“Opera is a way of telling big stories that have significance and things of great meaning. When you write an opera, in order to justify what the music does—drama that is implicit in the music—the stakes have to be higher. We have had so many things happen in America where those stakes are high, and the way we can recast that and reimagine history is through the lens of history.”

Had Davis experienced racism while working in opera? “Oh yeah. I think the first problem is invisibility. What Ralph Ellison (in Invisible Man, 1953) described about being invisible­—that is the real issue. I did X to really great acclaim in 1986, but it went nowhere, then it was forgotten for several years. What happens is, you have a big success and it doesn’t count. I think it’s always been weird, as an African American, how quickly erasure happens. It is something we always have to address and think about. We have to ensure that after great moments like when X and Terrence’s operas happen that the gates of Janus don’t close again.”

When Davis won the Pulitzer for The Central Park Five, “it was kind of surreal as everything was locked down. I was doing a Zoom faculty meeting with colleagues from the University of California, San Diego, and then the phone was ringing. When they announce the Pulitzers, they don’t tell you ahead of time. They just release the announcement to the press. I thought, ‘Maybe I should answer the phone to see what’s up.’ I forgot to mute the faculty meeting. I was told I had won the Pulitzer Prize for Music. The whole faculty heard it. They heard it the same time I did. Then I called my wife!”

The Pulitzer represents “a different kind of recognition,” Davis said. During lockdown, he returned to X to both edit it and electronically transcribe it as it was originally written by hand.

“I had time on my hands, and wanted to feel busy. I did it every day, and it was a wonderful experience. I got to revisit why I got into opera in the first place, and what I was like at 33 or 34 when I wrote it, and staying true to that vision but bringing 35 years of experience since then to say, ‘OK, I can do that a little better.’” Davis laughed, and said he had made the opera more concise, and created a new duet for the character of Malcolm and his wife Betty.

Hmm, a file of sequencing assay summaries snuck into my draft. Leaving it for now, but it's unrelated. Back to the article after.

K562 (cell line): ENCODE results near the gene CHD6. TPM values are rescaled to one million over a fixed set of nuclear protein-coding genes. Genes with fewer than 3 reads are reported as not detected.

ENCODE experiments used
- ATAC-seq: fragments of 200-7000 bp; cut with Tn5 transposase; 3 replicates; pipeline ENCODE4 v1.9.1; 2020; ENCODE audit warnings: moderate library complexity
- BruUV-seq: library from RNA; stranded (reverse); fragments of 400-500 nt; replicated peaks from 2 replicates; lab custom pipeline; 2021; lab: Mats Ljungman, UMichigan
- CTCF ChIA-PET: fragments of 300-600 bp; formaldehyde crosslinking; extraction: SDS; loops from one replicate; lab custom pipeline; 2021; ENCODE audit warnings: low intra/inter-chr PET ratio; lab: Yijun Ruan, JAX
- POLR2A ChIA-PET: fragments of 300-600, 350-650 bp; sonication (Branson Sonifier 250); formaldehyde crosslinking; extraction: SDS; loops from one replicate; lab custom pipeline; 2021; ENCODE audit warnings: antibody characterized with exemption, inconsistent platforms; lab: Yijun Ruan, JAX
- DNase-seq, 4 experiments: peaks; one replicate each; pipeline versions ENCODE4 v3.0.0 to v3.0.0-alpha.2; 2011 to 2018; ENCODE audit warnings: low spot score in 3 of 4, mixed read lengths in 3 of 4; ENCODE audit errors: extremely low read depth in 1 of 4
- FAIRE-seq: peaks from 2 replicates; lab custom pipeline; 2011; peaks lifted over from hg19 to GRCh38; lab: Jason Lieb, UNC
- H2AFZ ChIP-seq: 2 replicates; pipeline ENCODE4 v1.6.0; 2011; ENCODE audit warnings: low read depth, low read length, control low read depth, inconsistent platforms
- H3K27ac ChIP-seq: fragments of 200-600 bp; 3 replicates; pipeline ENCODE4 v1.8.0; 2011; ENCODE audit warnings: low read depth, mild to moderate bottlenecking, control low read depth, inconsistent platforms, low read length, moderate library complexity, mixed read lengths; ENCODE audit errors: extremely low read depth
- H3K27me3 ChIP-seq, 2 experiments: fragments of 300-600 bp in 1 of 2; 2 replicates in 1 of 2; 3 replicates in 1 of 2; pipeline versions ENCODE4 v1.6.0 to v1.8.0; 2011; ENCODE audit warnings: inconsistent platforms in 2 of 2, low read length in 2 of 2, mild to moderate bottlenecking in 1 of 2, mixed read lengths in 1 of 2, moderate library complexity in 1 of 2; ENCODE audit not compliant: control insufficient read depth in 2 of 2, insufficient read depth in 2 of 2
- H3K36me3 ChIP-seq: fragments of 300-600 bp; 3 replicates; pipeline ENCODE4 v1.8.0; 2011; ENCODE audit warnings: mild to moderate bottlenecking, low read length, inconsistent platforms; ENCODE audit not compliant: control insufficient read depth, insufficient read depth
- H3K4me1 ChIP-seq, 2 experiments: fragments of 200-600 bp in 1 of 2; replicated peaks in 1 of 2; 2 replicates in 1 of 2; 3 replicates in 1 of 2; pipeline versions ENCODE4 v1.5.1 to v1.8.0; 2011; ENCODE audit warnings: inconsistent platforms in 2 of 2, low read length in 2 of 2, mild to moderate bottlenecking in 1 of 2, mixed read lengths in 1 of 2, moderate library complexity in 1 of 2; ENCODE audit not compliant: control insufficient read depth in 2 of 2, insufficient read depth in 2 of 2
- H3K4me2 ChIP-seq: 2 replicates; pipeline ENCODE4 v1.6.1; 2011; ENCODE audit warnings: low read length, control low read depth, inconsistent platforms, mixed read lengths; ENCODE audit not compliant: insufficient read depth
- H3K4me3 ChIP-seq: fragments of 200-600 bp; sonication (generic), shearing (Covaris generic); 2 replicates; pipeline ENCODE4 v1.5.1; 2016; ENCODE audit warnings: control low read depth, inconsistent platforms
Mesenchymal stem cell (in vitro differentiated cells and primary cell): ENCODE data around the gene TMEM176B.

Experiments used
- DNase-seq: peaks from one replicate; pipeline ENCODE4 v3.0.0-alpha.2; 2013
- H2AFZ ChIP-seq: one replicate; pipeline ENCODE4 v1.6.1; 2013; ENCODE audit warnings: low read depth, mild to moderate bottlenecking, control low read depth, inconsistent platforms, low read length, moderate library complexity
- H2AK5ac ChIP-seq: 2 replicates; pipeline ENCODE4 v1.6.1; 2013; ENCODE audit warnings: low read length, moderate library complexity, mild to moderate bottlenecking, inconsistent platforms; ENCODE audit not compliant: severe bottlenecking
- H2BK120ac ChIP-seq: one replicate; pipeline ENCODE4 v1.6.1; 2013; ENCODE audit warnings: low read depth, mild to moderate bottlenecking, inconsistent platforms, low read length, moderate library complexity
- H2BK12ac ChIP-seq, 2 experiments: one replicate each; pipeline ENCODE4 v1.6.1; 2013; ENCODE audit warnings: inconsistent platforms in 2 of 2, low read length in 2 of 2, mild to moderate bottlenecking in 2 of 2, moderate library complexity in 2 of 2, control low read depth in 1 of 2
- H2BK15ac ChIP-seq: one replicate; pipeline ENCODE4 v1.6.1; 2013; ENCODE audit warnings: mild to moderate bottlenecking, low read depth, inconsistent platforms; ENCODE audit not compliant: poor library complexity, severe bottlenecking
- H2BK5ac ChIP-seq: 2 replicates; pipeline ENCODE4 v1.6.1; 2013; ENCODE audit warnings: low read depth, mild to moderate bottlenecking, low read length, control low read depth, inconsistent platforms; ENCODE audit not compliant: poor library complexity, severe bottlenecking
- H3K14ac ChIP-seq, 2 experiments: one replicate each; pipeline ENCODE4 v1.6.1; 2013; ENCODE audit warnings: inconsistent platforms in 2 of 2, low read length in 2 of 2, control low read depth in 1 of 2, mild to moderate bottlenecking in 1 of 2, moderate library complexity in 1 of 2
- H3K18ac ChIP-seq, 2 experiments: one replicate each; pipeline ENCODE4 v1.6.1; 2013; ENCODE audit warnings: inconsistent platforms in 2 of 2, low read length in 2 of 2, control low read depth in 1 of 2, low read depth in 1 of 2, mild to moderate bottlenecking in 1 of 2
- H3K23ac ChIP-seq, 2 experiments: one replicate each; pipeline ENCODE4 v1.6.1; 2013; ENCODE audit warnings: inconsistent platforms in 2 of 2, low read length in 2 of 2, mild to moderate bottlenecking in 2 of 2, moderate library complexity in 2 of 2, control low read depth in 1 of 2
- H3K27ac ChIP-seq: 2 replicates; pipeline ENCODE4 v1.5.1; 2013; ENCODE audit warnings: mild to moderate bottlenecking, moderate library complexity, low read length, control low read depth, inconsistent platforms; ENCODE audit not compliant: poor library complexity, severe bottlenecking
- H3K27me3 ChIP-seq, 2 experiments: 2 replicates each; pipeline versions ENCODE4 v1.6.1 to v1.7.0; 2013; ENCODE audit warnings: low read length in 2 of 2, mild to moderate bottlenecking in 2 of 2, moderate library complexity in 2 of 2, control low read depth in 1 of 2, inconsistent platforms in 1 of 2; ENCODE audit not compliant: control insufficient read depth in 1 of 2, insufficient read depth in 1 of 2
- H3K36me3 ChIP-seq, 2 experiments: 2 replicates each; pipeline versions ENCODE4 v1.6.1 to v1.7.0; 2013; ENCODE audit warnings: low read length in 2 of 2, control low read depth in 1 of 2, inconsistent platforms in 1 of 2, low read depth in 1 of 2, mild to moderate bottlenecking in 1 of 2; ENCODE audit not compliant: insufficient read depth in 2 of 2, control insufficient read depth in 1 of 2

“It was a big statement when I did it, and it was great for me to revisit my younger self,” said of returning to X so many years later. “I was thinking, ‘What lit my fire back then? What really got me so committed and passionate about opera, and the discovery of a new form?’ There are things in it that I would never write today because it’s so direct and in a way simple—but I think that’s what makes it great too. It was very interesting to see what I was thinking back then.”

The themes of anger at injustice are sometimes present when he writes, Davis said, especially when writing music such as Malcolm X’s passion-filled aria. “Also, as a young African American composer at the time, I was fighting for recognition myself, so also in my mind was for struggle I was feeling for respect. That was fuel in itself—I had a strong identification with Malcolm and his rage at that moment, and expressed it all through music.”

As a composer, Davis is guided by his commitment to activism and politics. “That’s why I do it. In writing opera I found a way of being politically active and engage with music at the same time. I remember in 10th grade living in Italy, and having this wonderful teacher who introduced me to Nietzsche and Kierkegaard. I thought about politics, and was president of our student council. I wanted to find that synthesis of political activism and music—how music could be part of politics, and the spirit of revolution. That was really important to me: the revolutionary spirit that’s in music.